On Monday, 60 MPs in the National Assembly voted 29 in favour of women gaining the right to run and vote in elections for the Municipal Council, while only two voted against.
Yet 29 also abstained, which under Kuwaiti parliamentary law meant that the session was declared without a quorum.
What that meant for the proposed law, however, was left in doubt.
“Three positions emerged,” women’s rights activist and leading Kuwait Economic Society member Rola Dashti told Aljazeera.net.
“Some said that the law had passed, some that it had been suspended and others that it had failed.”
After a day of legal wrangling, eventually an agreement was reached. The next session of the parliament in two week’s time will debate and vote on the law once again.
Prime Minister Shaikh Sabah al-Ahmad al-Jaber Al-Sabah said after Tuesday’s session: “We have resorted, after deliberation, to postpone the topic for two weeks in order to vote on it.”
Meanwhile, the coming days must also see the emir issue an official call for municipal elections, which will then take place two months later.
The lack of a positive decision on women’s voting rights on Tuesday means that women will not qualify to vote this time around, even if the bill granting them such rights passes in two weeks time. Instead, they will have to wait for the following municipal elections in 2009.
A deal was struck after a day of
However, ”in two weeks time, when the parliament meets again, it will also debate a resolution calling for the municipal elections to be postponed for two months”, Dashti said.
This might mean a last chance for women to vote this year, if the law on voting rights also passes. Many, though, think that parliament will refuse to postpone the balloting.
Instead, “what may happen is that the government may appoint a woman to the Municipal Council this time”, Dashti said.
Of the 16 members of the council, 10 are elected and six appointed.
This is not the first time the question of women’s voting rights has come up before the assembly.
“Women have been fighting for this since the 1960s,” activist Shamayl al-Sharikh said.
“Back then, they always said women were not ready. Then, in the 1980s, with the rise of Islamists, they said it was against Islam. Then Iraq invaded, and during the occupation, His Excellence the emir promised that after the war he would restore the parliament and grant women rights. That was in 1990. It’s now 2005.”
“It’s so frustrating. Nothing is easy for Kuwaiti women”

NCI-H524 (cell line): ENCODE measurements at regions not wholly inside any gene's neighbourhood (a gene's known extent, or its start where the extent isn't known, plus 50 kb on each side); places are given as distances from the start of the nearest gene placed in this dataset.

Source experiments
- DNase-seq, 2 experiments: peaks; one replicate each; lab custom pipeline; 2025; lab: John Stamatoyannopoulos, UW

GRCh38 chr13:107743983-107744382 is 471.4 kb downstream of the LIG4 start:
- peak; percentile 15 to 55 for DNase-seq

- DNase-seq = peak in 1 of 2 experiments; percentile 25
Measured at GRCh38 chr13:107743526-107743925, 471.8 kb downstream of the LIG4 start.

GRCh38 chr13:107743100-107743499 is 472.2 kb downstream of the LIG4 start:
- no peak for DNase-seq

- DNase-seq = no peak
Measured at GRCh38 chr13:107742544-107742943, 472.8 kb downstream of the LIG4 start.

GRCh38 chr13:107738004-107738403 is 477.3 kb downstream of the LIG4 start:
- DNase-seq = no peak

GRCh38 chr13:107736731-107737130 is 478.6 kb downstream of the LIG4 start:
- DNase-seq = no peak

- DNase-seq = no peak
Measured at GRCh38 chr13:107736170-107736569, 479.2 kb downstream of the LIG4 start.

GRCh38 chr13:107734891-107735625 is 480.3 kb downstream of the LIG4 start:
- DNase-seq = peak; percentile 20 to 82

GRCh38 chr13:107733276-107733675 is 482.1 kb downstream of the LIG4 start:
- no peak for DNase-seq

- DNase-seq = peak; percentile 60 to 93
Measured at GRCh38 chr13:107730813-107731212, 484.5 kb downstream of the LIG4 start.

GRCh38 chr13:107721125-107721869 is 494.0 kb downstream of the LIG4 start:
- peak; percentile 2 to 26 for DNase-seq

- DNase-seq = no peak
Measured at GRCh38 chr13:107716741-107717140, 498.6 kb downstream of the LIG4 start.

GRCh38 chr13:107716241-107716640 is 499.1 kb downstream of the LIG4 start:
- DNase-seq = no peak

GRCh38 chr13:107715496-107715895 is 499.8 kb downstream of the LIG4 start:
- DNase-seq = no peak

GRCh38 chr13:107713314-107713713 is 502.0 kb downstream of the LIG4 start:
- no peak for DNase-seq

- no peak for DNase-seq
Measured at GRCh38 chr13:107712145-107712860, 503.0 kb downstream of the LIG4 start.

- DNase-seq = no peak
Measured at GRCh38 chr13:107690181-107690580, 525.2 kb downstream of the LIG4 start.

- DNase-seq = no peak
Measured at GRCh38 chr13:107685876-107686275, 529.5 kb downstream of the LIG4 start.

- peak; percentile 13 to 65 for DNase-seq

Opposition to women’s suffrage amongst parliamentarians has led to the rejection of several Emiri decrees granting women the vote in general elections, the most recent of which was in 1999.
Last month, however, a bill allowing women to run in elections for the Municipal Council passed its first reading. This is the bill that failed to get through today.
Those opposed are often from conservative Islamist or tribal backgrounds. Other MPs fear that while they may support women’s rights, their constituents do not.
Yet proponents say the issue is not about Islamic law, but pure politics. “This has nothing to do with religion,” al-Sharikh said.
Advocates claim almost every Muslim country in the world apart from Kuwait allows women voting rights of some kind, with several major Muslim nations having female political leaders.
Kuwait’s Emir Shaikh Jaber is in
Kuwait’s Islamic Affairs Ministry has also ruled that in the event of a dispute on the issue, the final word should rest with the emir, Shaikh Jaber al-Ahmad Al-Sabah, who is in favour of women voting.
Women’s rights activists are also furious that Monday’s debate was tied to a demand from conservatives for a pay rise for public employees and the cancelling of outstanding utilities debts.
“It’s blackmail,” al-Dashti said. “They want the government to trade women’s political rights in return for them dropping this very expensive wage bill.”
The Kuwaiti cabinet estimates the cost of passing the salary raise and writing off the utilities debts as over $1 billion a year.
Eye on assembly
Currently, only adult male Kuwaiti citizens are eligible to vote in general elections. This means only around 15% of the population have balloting rights for the 50-seat National Assembly, whose MPs are supplemented by 15 cabinet members.
Now, all eyes are back on the National Assembly, which looks set to be the scene once again of a furious debate in two weeks’ time.
“I feel it is a step forward,” Dashti said. “Had the bill failed, it would have had a very big impact on our rights. But at least there is still hope.”
Many hope too that the passing of municipal electoral rights will be a stepping stone to full electoral rights in time for the next national elections, scheduled for 2007.